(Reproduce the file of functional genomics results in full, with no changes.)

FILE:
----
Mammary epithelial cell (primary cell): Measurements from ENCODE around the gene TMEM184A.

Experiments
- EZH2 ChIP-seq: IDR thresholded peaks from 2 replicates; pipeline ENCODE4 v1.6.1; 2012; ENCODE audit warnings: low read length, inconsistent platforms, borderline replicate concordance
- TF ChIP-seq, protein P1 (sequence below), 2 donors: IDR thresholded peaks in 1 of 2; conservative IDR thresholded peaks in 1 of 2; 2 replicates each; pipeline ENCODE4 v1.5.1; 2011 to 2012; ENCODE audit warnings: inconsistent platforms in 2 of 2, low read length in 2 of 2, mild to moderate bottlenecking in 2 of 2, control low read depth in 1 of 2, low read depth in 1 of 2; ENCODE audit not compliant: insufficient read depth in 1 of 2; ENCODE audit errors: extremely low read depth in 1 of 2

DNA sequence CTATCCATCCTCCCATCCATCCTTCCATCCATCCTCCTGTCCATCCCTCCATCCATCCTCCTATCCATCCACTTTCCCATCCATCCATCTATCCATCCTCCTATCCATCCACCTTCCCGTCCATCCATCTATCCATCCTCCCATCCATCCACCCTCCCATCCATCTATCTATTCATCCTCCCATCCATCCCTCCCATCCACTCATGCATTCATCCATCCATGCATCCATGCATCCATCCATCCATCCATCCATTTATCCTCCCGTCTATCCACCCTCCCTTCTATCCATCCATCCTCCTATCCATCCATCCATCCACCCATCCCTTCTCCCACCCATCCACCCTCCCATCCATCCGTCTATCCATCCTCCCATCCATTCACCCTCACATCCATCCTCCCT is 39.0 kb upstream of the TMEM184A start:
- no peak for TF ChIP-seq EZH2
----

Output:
Mammary epithelial cell (primary cell): Measurements from ENCODE around the gene TMEM184A.

Experiments
- EZH2 ChIP-seq: IDR thresholded peaks from 2 replicates; pipeline ENCODE4 v1.6.1; 2012; ENCODE audit warnings: low read length, inconsistent platforms, borderline replicate concordance
- TF ChIP-seq, protein P1 (sequence below), 2 donors: IDR thresholded peaks in 1 of 2; conservative IDR thresholded peaks in 1 of 2; 2 replicates each; pipeline ENCODE4 v1.5.1; 2011 to 2012; ENCODE audit warnings: inconsistent platforms in 2 of 2, low read length in 2 of 2, mild to moderate bottlenecking in 2 of 2, control low read depth in 1 of 2, low read depth in 1 of 2; ENCODE audit not compliant: insufficient read depth in 1 of 2; ENCODE audit errors: extremely low read depth in 1 of 2

DNA sequence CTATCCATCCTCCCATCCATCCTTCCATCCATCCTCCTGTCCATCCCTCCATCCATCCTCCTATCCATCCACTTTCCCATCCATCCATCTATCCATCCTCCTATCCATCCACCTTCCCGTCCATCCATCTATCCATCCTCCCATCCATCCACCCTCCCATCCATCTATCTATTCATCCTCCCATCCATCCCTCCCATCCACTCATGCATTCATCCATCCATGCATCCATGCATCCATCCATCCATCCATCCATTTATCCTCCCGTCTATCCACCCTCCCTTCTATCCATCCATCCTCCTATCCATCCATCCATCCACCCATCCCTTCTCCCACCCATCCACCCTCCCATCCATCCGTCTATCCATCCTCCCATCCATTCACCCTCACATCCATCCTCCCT is 39.0 kb upstream of the TMEM184A start:
- no peak for TF ChIP-seq EZH2